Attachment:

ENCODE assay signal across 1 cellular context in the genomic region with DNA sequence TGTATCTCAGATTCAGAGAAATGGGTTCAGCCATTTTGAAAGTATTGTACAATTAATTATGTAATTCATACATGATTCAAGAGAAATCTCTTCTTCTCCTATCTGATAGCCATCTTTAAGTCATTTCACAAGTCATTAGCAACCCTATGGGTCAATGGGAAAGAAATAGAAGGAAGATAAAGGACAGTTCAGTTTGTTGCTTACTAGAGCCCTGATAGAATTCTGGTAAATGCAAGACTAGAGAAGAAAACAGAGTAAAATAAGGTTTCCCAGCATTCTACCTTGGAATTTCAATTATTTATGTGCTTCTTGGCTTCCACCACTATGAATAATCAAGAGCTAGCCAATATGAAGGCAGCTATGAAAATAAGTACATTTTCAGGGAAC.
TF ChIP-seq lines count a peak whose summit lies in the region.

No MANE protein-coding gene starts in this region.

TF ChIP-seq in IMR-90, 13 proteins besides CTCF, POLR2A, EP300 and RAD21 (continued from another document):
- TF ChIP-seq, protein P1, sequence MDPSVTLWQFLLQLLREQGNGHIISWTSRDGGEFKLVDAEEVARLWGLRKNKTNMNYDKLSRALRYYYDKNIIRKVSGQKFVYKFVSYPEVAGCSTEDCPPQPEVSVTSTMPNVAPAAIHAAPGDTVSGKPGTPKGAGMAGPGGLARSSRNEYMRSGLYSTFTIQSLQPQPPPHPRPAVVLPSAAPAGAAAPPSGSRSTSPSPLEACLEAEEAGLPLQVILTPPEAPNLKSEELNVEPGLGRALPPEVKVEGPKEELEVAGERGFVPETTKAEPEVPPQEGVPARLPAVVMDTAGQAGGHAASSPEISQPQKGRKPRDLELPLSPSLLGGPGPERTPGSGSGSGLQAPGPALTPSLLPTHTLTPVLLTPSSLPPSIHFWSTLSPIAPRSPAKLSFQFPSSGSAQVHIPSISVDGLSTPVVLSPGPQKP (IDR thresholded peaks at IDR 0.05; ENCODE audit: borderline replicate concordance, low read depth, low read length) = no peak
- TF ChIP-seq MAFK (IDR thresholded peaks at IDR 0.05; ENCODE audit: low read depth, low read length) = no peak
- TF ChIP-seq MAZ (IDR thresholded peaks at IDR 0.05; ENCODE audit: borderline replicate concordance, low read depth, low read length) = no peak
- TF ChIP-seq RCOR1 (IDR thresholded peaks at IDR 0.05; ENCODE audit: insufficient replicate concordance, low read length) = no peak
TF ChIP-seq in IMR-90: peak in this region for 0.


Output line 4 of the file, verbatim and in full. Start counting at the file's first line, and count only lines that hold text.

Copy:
TF ChIP-seq in IMR-90, 13 proteins besides CTCF, POLR2A, EP300 and RAD21 (continued from another document):